“Could it get nasty? Sure. I’m not sure anyone benefits from that, but sometimes it’s necessary,” the exec told the Bank of America Merrill Lynch 2019 Media, Communications & Entertainment Conference in Beverly Hills during a session that was webcast.
Shares of Lionsgate plunged Aug. 30 amid rumors that Comcast will not renew a pact that makes Starz and Starz Encore available to its cable TV subscribers as part of its main lineup, though stock in the Hollywood studio has since recovered in value.
The deadline for a renewal is just over three months away as the current carriage deal is expected to expire at the end of the year. “Ultimately, most of these deals one way or the other get worked out, particularly if it’s a profitable business for the MSOs,” added Burns.
The exec also discussed the studio’s merger prospects as he outlined to investors — and possible suitors like streaming and phone giants — Lionsgate’s vast array of entertainment properties. “It’s very hard to replicate the assets we have. Are we big enough to go it alone? Yeah, we can make real money. Is there some sort of strategic alliance that make sense, at the appropriate time? Sure,” Burns ventured.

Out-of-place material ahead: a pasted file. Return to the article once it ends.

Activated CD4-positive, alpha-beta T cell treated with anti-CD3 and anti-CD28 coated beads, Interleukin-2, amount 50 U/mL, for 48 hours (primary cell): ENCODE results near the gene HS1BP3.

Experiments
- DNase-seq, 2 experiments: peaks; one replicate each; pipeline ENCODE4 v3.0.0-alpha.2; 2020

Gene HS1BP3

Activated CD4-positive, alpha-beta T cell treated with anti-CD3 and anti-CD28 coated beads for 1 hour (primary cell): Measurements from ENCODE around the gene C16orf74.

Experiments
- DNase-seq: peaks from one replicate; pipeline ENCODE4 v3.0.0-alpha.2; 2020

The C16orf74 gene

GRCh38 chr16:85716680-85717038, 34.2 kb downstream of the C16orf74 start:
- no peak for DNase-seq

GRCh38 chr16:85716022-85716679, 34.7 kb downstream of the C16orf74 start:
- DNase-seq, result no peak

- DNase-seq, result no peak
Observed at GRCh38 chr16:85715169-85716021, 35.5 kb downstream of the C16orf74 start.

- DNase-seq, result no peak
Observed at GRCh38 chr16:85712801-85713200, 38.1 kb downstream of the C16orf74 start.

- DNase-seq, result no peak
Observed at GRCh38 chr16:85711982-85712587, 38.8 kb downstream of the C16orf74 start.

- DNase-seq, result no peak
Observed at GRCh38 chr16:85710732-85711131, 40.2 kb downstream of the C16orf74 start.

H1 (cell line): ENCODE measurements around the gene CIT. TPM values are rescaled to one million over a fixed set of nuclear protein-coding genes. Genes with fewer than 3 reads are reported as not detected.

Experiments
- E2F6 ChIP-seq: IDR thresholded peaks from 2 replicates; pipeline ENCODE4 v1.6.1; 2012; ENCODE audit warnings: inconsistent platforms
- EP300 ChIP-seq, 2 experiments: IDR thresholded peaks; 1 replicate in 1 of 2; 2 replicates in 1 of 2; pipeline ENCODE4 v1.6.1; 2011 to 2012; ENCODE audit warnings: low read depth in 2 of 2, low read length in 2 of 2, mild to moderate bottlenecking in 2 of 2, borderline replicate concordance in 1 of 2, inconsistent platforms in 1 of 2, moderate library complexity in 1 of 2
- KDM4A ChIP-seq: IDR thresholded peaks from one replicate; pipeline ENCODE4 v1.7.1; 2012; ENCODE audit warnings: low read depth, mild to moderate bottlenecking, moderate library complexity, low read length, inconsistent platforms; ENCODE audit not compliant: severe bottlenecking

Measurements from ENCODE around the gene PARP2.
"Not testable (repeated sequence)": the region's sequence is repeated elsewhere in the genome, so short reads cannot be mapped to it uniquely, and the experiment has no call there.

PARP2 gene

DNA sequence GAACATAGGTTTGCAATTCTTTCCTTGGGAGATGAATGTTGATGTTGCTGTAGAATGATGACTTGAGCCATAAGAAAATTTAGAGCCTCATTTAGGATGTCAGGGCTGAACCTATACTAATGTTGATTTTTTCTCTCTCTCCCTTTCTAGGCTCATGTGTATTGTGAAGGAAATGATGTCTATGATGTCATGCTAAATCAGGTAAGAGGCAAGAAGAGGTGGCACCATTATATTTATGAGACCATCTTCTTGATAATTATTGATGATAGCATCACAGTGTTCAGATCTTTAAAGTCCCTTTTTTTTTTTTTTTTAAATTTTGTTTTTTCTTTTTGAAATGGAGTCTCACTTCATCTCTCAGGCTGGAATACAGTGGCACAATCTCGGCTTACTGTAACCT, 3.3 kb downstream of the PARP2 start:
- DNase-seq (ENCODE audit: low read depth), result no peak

Companies like Amazon, Verizon and Apple have been rumored to be possible buyers of Lionsgate amid another round of industry consolidation. “There’s a few of these tangential giant companies that have a way to leverage content in a way that few others do. So I think there will be more exciting players in our space. The question is, are we the acquirer, are we acquired or strategically aligned? We’re not big enough to compete in some of these spaces,” Burns conceded.
The Lionsgate exec, without naming ViacomCBS. also talked about Starz as a possible takeover target for the studio. CBS earlier this summer was rumored to be eyeing the premium cable channel as an acquisition target for $5 billion, but that was before it made official a merger with Viacom.
“I think there’s a lot of people who are interested in that asset. If you’re right about that $5 billion number, we’d have more cash in cash on our balance sheet and no debt. But then what are we? That’s a conversation we have to have with ourselves and our directors,” Burns told the conference.
“Our feeling is we will continue to build that asset … but you never know what shows up,” he said.